The European Commission, the executive body of the European Union, is planning to hit Microsoft Corp. with a massive fine for antitrust violations, according to a report published Wednesday in The Wall Street Journal newspaper. Commission officials played down the report, refusing to comment on details of the investigation.
Citing a confidential Commission document outlining its case, the newspaper said the Commission alleges that “Microsoft misled investigators and sought to obstruct the case,” and as a result will impose the largest fine it can while demanding that Microsoft remove some features from its Windows software.
The allegations of attempting to mislead focus on a series of letters from customers which Microsoft supplied the Commission.
EU Commissioner for Competition Mario Monti refused to comment on the substance of the investigation, including details of the supposed misleading letters, when questioned at a regular news conference in Brussels on Wednesday morning.
Monti was dismissive of the newspaper’s claims for the magnitude of fine that may be imposed.
Under EU law, Microsoft can be fined up to 10 per cent of its annual revenue, or US$2.5 billion, the report said.
“To speak of fines when Microsoft has not even replied is premature. To enter this game of calculating a fine does no service to the public at large,” he said.
Microsoft has been given a little extra time to make its response to the case, Monti said.
In August, the EU confirmed that it had merged its two antitrust investigations into Microsoft Corp.’s operating systems, and was in the process of determining if Microsoft had violated European antitrust rules by “using illegal practices to extend its dominant position in the market for personal computer operating systems into the market for low-end server operating systems.”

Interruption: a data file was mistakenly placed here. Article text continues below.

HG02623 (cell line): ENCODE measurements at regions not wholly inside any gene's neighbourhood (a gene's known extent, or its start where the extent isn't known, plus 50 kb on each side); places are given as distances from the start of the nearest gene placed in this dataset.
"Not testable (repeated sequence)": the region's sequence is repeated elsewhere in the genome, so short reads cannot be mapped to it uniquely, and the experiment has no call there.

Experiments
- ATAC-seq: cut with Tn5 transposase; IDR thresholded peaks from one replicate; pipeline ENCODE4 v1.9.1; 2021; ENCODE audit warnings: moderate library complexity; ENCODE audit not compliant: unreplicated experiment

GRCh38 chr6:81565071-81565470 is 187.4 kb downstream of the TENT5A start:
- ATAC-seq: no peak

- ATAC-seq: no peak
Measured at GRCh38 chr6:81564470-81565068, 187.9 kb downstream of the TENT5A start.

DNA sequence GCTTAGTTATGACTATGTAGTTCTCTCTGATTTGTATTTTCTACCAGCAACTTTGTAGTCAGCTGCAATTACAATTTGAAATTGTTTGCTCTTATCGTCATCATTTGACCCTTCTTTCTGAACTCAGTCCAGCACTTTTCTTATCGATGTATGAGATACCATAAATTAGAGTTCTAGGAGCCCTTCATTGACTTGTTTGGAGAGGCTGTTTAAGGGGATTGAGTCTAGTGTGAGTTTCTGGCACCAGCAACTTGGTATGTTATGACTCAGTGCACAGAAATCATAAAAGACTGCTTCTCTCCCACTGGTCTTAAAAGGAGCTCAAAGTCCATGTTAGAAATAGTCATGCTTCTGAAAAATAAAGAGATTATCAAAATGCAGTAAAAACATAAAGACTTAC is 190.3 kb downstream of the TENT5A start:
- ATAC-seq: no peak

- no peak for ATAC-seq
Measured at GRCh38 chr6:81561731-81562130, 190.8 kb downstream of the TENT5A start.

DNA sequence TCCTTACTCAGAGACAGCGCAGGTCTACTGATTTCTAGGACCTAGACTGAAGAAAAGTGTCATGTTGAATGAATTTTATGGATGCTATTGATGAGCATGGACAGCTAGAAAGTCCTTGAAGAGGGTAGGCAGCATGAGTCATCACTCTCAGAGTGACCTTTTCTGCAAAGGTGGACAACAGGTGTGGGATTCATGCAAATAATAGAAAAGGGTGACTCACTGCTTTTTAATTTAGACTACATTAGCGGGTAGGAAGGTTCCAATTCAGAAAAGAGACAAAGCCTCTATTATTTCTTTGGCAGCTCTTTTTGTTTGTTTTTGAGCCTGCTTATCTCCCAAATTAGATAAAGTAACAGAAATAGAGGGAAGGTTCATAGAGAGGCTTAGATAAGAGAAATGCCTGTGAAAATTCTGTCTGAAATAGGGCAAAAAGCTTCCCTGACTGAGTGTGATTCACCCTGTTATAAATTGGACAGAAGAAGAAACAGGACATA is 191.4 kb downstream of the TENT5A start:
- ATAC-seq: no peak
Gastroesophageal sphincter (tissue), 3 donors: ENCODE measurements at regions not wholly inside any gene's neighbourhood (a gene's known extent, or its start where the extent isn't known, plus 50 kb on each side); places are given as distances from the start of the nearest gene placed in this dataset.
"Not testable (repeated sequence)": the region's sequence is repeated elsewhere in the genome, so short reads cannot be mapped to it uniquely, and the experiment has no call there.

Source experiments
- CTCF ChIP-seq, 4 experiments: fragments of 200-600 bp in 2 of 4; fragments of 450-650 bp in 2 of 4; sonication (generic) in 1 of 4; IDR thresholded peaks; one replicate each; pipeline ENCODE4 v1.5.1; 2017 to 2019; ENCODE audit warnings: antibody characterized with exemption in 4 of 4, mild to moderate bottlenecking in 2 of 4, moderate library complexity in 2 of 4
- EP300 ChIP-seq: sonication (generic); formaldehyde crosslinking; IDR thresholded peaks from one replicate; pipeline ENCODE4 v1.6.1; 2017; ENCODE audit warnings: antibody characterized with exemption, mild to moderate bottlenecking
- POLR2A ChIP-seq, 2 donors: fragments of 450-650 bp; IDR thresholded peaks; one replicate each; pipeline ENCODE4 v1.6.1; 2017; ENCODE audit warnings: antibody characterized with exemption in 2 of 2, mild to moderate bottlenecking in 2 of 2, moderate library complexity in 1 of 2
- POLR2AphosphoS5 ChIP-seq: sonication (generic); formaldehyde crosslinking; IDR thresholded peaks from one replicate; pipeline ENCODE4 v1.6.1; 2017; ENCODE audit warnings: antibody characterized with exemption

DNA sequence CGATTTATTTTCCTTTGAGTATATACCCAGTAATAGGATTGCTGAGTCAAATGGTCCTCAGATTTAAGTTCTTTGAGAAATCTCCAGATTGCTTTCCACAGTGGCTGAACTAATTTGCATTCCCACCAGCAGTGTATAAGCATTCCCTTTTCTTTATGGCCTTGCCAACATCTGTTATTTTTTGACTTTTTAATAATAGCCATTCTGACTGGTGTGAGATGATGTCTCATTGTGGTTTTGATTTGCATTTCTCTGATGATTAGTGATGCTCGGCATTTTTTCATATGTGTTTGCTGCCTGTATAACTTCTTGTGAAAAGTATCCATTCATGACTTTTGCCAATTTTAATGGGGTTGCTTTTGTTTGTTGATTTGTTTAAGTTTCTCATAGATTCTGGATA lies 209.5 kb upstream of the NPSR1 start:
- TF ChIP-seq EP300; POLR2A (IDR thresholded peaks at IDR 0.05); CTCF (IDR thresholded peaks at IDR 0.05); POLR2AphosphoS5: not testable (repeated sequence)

The EU has charged that Microsoft has been actively attempting to dominate the corporate and Internet computer software market with its Windows and Office software while also attempting to put a stranglehold on competing software for operating music and video over the Web, all in violation of European antitrust laws.
Though initially Microsoft was tight-lipped about the matter, saying that EU investigations are confidential in nature and it was respecting that confidentiality, the company later responded to Monti’s comments.
“We can confirm that we have not done anything to violate antitrust laws or to mislead investigators,” a spokeswoman for Microsoft in the U.K. said.
“Microsoft welcomes the Commissioner’s statement this morning, that it is investigating where the leak of these confidential documents came from. As you know, the publication of a SO (statement of objection) is an intermediate step in the Commission’s process and not a final ruling on a company’s behaviour,” she said.
“Microsoft will respond to the SO in full and looks forward to continued dialogue with the Commission to resolve these issues,” the Microsoft spokeswoman said.
The report comes the day after the U.S. Supreme Court rejected Microsoft Corp.’s appeal to overturn a lower court’s ruling that the company violated antitrust laws.
The European Commission, in Brussels, is at http://europa.eu.int/comm/.
Microsoft, in Redmond, Wash., is at http://www.microsoft.com.